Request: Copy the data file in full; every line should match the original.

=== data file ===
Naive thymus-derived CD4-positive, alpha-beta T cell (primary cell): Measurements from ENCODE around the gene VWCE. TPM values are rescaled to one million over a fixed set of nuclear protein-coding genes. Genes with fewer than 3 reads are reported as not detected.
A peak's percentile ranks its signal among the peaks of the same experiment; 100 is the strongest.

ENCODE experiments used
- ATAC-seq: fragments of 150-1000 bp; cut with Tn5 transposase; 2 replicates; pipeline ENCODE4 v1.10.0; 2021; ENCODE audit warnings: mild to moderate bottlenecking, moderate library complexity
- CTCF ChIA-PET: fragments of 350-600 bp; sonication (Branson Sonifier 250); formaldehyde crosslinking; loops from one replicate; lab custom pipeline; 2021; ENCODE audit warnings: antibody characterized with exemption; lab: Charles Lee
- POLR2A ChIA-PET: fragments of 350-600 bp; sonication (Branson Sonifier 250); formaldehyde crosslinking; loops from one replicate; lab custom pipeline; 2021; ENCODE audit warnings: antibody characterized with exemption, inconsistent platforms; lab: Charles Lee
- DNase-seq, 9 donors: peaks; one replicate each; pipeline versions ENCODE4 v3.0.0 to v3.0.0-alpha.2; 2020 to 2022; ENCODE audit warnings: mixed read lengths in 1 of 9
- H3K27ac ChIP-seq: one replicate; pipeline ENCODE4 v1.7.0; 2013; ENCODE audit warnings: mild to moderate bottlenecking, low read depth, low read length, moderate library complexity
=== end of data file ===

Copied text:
Naive thymus-derived CD4-positive, alpha-beta T cell (primary cell): Measurements from ENCODE around the gene VWCE. TPM values are rescaled to one million over a fixed set of nuclear protein-coding genes. Genes with fewer than 3 reads are reported as not detected.
A peak's percentile ranks its signal among the peaks of the same experiment; 100 is the strongest.

ENCODE experiments used
- ATAC-seq: fragments of 150-1000 bp; cut with Tn5 transposase; 2 replicates; pipeline ENCODE4 v1.10.0; 2021; ENCODE audit warnings: mild to moderate bottlenecking, moderate library complexity
- CTCF ChIA-PET: fragments of 350-600 bp; sonication (Branson Sonifier 250); formaldehyde crosslinking; loops from one replicate; lab custom pipeline; 2021; ENCODE audit warnings: antibody characterized with exemption; lab: Charles Lee
- POLR2A ChIA-PET: fragments of 350-600 bp; sonication (Branson Sonifier 250); formaldehyde crosslinking; loops from one replicate; lab custom pipeline; 2021; ENCODE audit warnings: antibody characterized with exemption, inconsistent platforms; lab: Charles Lee
- DNase-seq, 9 donors: peaks; one replicate each; pipeline versions ENCODE4 v3.0.0 to v3.0.0-alpha.2; 2020 to 2022; ENCODE audit warnings: mixed read lengths in 1 of 9
- H3K27ac ChIP-seq: one replicate; pipeline ENCODE4 v1.7.0; 2013; ENCODE audit warnings: mild to moderate bottlenecking, low read depth, low read length, moderate library complexity